Plumes and ruffs on show as Queen addresses UK parliament
By Ethan Bilby
LONDON (Reuters) - Greeted by a fanfare of trumpets and guarded by men in plumed helmets, Britain's Queen Elizabeth celebrated 60 years on the throne with an address to parliament in the medieval hall where one of her distant predecessors was sentenced to death.
The 85-year-old Queen addressed both the Lords and the Commons in Westminster Hall, an honor reserved only for monarchs and the most illustrious visitors. Since World War Two, Charles de Gaulle, Nelson Mandela, Pope Benedict and Barack Obama are the only non-royals to have enjoyed the privilege.
The hall is the oldest part of the sprawling riverside Palace of Westminster that houses parliament. Its magnificent hammer-beam roof, the largest medieval timber roof in Northern Europe, has survived fires and bombings that destroyed other parts of the palace many times over the centuries.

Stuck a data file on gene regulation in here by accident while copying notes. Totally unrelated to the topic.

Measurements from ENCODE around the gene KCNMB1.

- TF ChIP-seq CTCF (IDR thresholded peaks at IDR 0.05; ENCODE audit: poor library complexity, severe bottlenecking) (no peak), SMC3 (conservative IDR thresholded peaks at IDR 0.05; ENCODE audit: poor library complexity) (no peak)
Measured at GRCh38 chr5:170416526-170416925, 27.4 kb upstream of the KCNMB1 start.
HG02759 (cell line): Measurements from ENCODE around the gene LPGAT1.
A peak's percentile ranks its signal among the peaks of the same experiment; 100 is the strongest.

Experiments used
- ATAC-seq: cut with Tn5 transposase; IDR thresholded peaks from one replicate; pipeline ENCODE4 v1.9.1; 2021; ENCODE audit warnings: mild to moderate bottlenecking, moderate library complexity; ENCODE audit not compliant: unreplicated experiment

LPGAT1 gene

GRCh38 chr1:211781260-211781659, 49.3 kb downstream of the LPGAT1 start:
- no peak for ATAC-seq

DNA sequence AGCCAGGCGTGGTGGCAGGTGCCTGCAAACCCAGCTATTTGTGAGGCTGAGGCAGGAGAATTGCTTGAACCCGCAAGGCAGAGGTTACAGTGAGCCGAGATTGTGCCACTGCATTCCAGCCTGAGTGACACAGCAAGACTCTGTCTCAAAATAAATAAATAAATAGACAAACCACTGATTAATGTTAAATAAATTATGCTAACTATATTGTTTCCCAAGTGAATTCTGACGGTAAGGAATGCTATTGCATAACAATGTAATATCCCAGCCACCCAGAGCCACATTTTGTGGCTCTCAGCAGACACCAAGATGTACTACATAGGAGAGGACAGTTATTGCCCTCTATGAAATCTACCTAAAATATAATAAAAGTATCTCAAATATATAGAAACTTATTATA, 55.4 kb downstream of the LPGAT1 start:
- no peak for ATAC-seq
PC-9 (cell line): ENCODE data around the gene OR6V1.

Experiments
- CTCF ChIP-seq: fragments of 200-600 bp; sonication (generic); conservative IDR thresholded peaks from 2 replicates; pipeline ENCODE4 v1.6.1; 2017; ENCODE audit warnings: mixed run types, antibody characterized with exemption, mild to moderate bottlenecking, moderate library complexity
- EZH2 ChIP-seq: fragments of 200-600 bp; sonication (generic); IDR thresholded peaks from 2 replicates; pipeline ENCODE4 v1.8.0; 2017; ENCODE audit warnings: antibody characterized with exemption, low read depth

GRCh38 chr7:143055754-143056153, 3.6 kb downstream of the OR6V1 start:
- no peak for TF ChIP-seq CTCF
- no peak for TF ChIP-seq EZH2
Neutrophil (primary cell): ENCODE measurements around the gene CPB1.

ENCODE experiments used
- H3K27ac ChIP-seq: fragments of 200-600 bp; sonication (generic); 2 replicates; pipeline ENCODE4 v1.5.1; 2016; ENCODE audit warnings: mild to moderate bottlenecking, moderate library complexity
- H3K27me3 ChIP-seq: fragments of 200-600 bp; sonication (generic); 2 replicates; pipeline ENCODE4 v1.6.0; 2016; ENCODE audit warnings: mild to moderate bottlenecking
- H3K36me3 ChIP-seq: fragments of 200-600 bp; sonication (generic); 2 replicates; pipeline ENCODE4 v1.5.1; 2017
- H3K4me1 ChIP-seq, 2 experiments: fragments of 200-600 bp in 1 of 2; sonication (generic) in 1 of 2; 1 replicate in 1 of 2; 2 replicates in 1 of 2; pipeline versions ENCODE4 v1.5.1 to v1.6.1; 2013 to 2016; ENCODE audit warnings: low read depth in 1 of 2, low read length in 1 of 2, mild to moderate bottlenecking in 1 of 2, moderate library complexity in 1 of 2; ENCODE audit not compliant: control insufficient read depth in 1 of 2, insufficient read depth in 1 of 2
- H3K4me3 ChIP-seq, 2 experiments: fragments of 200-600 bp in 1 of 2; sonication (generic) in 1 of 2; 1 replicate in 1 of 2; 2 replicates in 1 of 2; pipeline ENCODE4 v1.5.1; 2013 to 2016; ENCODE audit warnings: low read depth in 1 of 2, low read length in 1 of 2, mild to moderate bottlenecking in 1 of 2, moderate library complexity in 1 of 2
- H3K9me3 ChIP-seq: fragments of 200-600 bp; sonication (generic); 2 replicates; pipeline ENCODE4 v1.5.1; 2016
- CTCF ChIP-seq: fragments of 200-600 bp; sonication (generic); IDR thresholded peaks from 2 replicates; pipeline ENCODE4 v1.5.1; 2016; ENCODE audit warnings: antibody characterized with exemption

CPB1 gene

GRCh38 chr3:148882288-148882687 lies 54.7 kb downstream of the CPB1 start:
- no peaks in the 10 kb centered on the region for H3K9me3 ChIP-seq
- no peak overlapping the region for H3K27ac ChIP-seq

"Since my accession, I have been a regular visitor to the Palace of Westminster and, at the last count, have had the pleasurable duty of treating with 12 prime ministers," said the Queen, 85, drawing laughter from an audience that included the latest three: Tony Blair, Gordon Brown and David Cameron.
In one of her previous addresses, for her Silver Jubilee in 1977, the Queen caused controversy by pointedly commenting on the benefits of union for all parts of her kingdom -- seen as a veiled warning against too much devolution of powers to Scotland, Wales and Northern Ireland.
With Scottish nationalism as lively as ever and a referendum on independence in the pipeline, the Queen chose to steer clear of politics for her Diamond Jubilee.
"The happy relationship I have enjoyed with parliament has extended well beyond the more than three and a half thousand bills I have signed into law," said the Queen, who was wearing a pale yellow coat and matching hat.
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